I wish I had done this

I wish I had done this

To be honest, I wish I had done almost every piece David Klein, an American artist, ever created, but I chose this piece as it’s one of many that I cannot choose between.

I admire almost everything about Klein’s work. He was, of course, working in the pre-digital days and created beautiful pieces using working methods such as the use of gouache, lithography and various other ways and acheived astonishing results as such. His use of colour, always bright and cheerful, really catches my eye as I too use a lot of colour and I hope, like him, I use it well. He even uses pattern, be it through his use of line as in the image above or more purposeful and direct as in his childrens illustrations. His lines aren’t always exact and obviously hand-rendered which give his work a naive quality, though he’s obviously in control of his eye hand co-ordination. This is something I’d like to do more of myself, though I find myself quite often relying on digital techniques (mainly cos I leave myself so little time to complete my pieces in any other way – but that’s just down to my own laziness). His work inspires me to break out my gouache and give it a go and to experiment more with my screenprinting. Unfortunately I have no access to Lithograph printing tools, but it’s something I’ve also expressed interest in trying in the past. Now that interest is even stronger, thanks to the work of Klein. Klein clearly enjoyed what he did, which comes through in his work. I
don’t think an illustrator could carry on creating so many wonderful
prints in such a manner if he didn’t enjoy the method. I’d too like to
eventually appreciate my own work and be happy with my work, no matter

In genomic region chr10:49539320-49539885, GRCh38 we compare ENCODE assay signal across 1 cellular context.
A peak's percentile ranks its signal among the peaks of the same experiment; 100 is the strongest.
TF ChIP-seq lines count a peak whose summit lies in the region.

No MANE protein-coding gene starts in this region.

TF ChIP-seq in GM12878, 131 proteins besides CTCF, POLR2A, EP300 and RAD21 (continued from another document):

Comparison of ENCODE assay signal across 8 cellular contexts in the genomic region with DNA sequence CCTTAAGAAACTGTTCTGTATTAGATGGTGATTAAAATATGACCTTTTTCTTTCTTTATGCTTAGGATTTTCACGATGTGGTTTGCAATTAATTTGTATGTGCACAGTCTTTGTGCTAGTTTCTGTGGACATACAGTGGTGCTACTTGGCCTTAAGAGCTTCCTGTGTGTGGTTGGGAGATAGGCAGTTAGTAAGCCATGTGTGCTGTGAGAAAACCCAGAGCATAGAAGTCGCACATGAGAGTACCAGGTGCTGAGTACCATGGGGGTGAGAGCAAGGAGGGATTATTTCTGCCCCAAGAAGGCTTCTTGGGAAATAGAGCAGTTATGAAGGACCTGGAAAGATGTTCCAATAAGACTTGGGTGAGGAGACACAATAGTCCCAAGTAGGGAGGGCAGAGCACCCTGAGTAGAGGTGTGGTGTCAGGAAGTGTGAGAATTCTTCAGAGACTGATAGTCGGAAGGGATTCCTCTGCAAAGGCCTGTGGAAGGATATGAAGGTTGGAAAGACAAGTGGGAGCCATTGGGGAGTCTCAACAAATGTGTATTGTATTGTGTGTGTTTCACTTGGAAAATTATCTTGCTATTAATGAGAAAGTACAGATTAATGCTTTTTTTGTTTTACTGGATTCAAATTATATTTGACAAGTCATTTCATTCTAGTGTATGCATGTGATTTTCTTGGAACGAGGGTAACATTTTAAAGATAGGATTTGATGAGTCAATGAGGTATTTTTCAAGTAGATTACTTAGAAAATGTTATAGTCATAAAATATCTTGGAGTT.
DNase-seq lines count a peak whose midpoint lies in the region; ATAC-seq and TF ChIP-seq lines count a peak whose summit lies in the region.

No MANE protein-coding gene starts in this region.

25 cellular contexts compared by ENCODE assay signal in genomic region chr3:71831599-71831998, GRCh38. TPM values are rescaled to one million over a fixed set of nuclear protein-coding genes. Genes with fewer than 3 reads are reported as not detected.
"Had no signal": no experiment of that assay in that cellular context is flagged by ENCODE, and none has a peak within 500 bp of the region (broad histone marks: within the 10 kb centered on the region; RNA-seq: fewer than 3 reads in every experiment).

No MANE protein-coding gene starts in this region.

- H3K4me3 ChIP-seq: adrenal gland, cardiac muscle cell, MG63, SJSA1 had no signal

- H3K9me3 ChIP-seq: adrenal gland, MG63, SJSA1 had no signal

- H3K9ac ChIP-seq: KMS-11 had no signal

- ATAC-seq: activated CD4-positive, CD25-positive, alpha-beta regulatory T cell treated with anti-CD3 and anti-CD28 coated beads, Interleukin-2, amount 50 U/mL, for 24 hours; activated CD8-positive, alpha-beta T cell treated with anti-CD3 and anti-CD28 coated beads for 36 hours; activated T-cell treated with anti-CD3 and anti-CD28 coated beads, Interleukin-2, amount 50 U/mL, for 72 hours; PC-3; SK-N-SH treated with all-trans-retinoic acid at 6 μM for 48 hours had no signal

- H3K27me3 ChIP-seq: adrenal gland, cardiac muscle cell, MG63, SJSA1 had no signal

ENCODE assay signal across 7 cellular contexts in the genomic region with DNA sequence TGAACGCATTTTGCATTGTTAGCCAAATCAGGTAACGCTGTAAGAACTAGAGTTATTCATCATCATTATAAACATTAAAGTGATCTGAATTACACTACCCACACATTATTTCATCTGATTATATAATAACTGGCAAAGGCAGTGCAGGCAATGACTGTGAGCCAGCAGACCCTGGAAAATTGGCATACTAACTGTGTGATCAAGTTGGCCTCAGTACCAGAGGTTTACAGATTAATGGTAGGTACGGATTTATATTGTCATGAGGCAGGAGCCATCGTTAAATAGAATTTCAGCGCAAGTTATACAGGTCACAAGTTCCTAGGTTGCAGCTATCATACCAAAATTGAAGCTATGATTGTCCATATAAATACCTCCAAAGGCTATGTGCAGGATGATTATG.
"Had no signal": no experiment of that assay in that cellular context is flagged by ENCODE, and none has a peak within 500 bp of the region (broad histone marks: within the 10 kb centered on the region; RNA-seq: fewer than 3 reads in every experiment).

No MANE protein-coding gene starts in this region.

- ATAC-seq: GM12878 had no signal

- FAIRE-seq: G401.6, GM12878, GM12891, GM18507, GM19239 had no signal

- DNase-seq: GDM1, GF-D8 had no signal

what others think.

I was initially attracted to Klein’s work through his use of subject, in partcular, of travel. I have a great interest in travel and the illustrated travel posters of old, of which Klein is best known for. Through more research I discovered his Broadway posters and childrens books. Whilst I’m not inclined to take on the act of creating a childrens book myself (not for the lack of having tried), I love his colourful, patterned characters. These characters run through almost all of his work, from travel to his Broadway posters and connect his pieces. Each character is strongly and confidently created and you can imagine what each ones personality may be like. His animals in particular are so full of life, you can almost imagine them running around on the page in front of you, doing their tricks and tumbles.

I find myself constantly referring back to David’s work for inspiration, though my work, whilst not disimilar, is quite different. Quite obviously, stylistically Klein was working throughout the 50’s and 60’s, both periods which I am also influenced by. My love of colour comes from my love for this period, which was a new era for design – shunning the old British Propaganda and WPA-styled posters of the 1940’s, instead turning to colour and excess.

Another area which Klein tackles well and admirably, is the use of his hand-drawn type. His travel posters contain a lot of type, some intergrating into the pieces themselves as part of the scenery or sky, such as with his New York posters. It’s interesting to see how other illustrators use type in their work, and as I work in a similar manner, trying to integrate my text and hand-rendering my fonts, I feel this just one more reason to be inspired by David Klein.